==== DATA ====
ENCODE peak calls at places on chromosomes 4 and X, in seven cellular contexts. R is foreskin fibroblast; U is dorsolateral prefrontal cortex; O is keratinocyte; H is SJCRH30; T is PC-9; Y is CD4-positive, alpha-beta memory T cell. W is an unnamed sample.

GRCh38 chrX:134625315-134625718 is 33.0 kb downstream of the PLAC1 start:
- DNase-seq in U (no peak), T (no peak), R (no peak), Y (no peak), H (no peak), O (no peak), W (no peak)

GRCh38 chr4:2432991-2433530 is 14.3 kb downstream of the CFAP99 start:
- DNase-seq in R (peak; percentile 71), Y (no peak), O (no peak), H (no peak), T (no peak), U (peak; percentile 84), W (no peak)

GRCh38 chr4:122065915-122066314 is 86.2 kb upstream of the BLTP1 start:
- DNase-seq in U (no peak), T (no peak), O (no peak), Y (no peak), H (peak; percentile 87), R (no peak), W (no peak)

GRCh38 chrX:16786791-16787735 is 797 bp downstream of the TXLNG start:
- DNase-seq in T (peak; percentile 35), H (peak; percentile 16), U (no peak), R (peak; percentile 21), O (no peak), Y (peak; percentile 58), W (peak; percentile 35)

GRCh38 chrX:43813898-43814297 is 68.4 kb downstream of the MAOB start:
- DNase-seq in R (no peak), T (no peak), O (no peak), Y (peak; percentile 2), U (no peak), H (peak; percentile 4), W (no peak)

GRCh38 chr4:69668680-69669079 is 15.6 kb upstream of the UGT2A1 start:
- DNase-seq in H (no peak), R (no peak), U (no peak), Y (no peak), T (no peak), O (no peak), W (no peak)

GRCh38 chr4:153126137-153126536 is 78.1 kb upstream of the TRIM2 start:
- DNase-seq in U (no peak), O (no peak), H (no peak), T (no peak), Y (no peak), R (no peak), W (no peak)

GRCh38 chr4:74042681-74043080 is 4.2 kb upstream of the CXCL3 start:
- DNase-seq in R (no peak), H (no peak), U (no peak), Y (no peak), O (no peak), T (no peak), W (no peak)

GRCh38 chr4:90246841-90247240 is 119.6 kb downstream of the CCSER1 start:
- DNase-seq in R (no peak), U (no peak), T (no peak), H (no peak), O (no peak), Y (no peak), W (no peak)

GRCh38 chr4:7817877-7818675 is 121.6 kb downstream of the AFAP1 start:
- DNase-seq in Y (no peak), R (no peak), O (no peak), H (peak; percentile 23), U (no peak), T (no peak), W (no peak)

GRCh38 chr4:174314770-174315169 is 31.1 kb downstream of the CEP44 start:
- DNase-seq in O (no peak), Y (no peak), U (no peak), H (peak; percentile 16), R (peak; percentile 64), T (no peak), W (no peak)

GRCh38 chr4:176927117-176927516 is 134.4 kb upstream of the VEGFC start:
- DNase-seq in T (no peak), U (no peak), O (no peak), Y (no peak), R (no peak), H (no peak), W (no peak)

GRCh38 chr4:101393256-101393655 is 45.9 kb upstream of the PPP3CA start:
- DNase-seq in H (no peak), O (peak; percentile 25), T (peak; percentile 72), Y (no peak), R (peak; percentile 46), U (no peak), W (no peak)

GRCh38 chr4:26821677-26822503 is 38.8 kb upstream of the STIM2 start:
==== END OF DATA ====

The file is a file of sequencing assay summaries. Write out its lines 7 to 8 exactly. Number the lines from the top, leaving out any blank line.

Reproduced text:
- DNase-seq in U (no peak), T (no peak), O (no peak), Y (no peak), H (peak; percentile 87), R (no peak), W (no peak)

GRCh38 chrX:16786791-16787735 is 797 bp downstream of the TXLNG start: